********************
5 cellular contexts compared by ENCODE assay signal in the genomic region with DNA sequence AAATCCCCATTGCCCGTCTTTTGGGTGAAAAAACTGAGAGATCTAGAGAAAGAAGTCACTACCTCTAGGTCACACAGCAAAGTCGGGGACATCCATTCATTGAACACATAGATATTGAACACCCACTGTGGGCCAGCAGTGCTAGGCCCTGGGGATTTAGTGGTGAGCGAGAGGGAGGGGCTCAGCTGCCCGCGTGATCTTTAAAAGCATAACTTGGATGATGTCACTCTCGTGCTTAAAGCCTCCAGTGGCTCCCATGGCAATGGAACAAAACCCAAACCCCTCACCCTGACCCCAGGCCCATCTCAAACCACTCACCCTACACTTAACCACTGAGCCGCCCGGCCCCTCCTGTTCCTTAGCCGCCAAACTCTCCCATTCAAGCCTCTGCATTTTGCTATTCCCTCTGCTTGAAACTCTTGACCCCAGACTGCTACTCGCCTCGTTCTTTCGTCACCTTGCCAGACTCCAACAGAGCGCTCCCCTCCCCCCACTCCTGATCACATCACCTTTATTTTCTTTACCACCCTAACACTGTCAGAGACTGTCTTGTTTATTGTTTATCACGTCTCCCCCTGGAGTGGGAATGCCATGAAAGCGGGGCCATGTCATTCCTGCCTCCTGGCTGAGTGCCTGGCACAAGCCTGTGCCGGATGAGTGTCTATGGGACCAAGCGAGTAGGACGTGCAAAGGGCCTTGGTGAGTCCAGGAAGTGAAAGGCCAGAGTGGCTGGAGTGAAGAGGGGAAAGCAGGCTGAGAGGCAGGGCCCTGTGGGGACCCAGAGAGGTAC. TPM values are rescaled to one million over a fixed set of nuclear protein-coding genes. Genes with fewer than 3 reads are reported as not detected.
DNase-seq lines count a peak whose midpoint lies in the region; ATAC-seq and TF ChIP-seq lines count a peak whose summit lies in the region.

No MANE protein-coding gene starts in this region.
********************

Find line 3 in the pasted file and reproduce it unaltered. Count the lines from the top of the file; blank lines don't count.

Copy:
No MANE protein-coding gene starts in this region.